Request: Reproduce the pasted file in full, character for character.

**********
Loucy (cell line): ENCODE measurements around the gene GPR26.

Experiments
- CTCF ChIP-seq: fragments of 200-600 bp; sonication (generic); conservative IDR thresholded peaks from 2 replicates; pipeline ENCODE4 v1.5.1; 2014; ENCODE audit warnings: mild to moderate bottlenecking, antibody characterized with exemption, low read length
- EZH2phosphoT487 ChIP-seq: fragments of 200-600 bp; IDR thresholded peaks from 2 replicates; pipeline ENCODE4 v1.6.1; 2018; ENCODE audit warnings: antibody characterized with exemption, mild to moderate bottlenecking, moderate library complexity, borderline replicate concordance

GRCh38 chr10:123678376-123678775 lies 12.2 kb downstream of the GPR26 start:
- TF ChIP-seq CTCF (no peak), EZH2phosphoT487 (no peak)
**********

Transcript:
Loucy (cell line): ENCODE measurements around the gene GPR26.

Experiments
- CTCF ChIP-seq: fragments of 200-600 bp; sonication (generic); conservative IDR thresholded peaks from 2 replicates; pipeline ENCODE4 v1.5.1; 2014; ENCODE audit warnings: mild to moderate bottlenecking, antibody characterized with exemption, low read length
- EZH2phosphoT487 ChIP-seq: fragments of 200-600 bp; IDR thresholded peaks from 2 replicates; pipeline ENCODE4 v1.6.1; 2018; ENCODE audit warnings: antibody characterized with exemption, mild to moderate bottlenecking, moderate library complexity, borderline replicate concordance

GRCh38 chr10:123678376-123678775 lies 12.2 kb downstream of the GPR26 start:
- TF ChIP-seq CTCF (no peak), EZH2phosphoT487 (no peak)